top of page

How do we Measure Airspeed and Altitude of Aircraft?

Measuring the airspeed and altitude of an aircraft it is not as simple as you might first think, and requires the consideration of a number of different factors. In this article we will introduce the different types of aircraft airspeed and altitude, why they are important and how they are measured.

Airspeed Measurement

There are 4 types of airspeed often referred to:.

  1. Indicated Airspeed(IAS): the value that is read directly off the airspeed indicator, calculated from the pitot static system.

  2. True Airspeed (TAS): the speed of the aircraft relative to the air it's flying through. At higher altitudes, true airspeed is higher than your indicated airspeed.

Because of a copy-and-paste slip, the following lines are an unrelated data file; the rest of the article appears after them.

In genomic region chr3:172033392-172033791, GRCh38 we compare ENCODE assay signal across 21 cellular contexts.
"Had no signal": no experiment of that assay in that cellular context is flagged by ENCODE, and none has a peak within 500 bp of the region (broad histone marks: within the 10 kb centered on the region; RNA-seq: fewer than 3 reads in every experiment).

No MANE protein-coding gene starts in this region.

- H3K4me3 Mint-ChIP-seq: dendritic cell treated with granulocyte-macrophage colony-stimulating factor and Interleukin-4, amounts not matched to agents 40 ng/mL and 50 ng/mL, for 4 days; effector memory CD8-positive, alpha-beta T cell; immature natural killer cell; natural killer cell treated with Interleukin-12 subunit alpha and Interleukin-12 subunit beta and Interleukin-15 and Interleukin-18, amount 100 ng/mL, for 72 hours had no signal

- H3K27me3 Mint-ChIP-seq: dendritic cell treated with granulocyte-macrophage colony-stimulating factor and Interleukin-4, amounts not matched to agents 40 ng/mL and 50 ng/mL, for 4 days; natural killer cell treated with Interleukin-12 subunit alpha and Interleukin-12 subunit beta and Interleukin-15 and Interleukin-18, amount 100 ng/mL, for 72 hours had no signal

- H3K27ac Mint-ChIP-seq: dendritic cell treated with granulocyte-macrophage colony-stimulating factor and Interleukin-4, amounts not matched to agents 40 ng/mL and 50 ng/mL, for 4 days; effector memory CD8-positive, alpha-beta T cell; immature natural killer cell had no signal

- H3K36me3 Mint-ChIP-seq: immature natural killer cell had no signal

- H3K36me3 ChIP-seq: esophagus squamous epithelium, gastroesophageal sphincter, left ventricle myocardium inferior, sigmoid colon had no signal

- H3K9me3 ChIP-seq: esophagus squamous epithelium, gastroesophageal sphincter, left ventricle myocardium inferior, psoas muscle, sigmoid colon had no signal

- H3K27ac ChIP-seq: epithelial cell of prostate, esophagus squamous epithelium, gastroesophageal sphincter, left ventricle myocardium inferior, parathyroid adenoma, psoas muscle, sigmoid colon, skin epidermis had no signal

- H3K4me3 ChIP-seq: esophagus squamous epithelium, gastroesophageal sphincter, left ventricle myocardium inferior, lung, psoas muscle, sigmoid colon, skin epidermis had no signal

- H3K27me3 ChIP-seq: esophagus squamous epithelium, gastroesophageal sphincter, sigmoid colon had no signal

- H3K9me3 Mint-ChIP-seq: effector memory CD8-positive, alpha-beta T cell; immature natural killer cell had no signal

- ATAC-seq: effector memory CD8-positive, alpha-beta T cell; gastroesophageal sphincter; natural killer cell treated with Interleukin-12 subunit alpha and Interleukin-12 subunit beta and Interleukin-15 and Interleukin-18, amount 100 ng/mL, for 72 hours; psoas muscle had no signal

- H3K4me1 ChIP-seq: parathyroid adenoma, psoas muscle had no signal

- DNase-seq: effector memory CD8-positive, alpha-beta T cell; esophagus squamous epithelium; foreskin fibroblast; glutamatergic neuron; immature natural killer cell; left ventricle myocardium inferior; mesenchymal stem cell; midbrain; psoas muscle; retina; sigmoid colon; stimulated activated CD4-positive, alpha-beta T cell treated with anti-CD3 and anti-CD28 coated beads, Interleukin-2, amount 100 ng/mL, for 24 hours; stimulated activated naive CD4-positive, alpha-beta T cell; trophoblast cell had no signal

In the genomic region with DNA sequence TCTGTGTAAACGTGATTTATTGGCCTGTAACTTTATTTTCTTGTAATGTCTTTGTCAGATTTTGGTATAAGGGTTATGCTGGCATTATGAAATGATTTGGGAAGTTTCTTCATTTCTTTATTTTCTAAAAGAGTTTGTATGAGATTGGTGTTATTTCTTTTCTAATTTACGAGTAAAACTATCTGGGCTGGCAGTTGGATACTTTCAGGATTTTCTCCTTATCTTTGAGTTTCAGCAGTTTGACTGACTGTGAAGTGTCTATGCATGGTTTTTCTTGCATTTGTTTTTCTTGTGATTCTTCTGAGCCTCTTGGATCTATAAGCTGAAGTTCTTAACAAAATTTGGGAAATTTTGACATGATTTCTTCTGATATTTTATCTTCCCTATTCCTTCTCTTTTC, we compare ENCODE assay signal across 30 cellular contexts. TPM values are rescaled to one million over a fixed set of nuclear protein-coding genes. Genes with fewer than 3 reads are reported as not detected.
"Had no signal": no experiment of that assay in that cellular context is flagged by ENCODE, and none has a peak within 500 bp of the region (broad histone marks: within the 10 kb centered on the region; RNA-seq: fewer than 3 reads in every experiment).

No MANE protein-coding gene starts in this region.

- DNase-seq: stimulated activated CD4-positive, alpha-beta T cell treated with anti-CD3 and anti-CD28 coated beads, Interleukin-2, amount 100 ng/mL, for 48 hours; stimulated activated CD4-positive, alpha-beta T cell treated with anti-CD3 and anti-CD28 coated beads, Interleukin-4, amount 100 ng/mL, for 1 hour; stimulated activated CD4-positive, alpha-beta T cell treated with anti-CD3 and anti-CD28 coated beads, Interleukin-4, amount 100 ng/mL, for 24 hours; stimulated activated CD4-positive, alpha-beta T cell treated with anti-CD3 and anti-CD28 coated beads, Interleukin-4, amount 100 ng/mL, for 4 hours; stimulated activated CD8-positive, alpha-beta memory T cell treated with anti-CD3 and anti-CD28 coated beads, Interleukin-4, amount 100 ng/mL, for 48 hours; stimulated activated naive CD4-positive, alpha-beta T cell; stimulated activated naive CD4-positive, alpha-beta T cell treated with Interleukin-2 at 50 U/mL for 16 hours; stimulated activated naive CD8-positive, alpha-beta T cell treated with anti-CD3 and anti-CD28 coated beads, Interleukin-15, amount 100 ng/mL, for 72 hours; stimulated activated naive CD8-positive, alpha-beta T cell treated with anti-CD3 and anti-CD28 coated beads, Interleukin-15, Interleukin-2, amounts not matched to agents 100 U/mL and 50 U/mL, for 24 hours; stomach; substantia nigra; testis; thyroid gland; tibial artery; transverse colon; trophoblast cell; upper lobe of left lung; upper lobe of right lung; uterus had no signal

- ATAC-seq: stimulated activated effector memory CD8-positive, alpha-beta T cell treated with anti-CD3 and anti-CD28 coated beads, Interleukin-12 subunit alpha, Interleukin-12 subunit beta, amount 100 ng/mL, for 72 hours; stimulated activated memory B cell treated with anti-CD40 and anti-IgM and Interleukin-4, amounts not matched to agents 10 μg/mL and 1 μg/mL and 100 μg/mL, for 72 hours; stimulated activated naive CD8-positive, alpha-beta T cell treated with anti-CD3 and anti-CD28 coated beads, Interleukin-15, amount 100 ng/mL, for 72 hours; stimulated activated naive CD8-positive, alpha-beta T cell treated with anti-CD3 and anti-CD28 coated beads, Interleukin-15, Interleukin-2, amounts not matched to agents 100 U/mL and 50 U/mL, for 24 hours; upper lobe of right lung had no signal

3. Groundspeed (GS): the movement of the aircraft relative to the ground. It is the true airspeed with a correction for wind.

  4. Calibrated Airspeed (CAS): the indicated airspeed corrected for instrument and positional errors.

A brief overview of the principles behind which the devices work will be given below.

Indicated Airspeed.

The air speed indicator is located in the cockpit of an aircraft. It is a device for measuring forward speed of an aircraft. Airspeed is measured in knot or kilometres per hour.

On older aircraft, airspeed is usually indicated to the pilot on a graduated scale over which a pointer moves ( the first diagram). In modern aircraft, airspeed is usually indicated on a speed tape which forms part of the electronic flight instrument system display ( the second diagram).

Air speed indicators
Figure 1 - Air speed indicators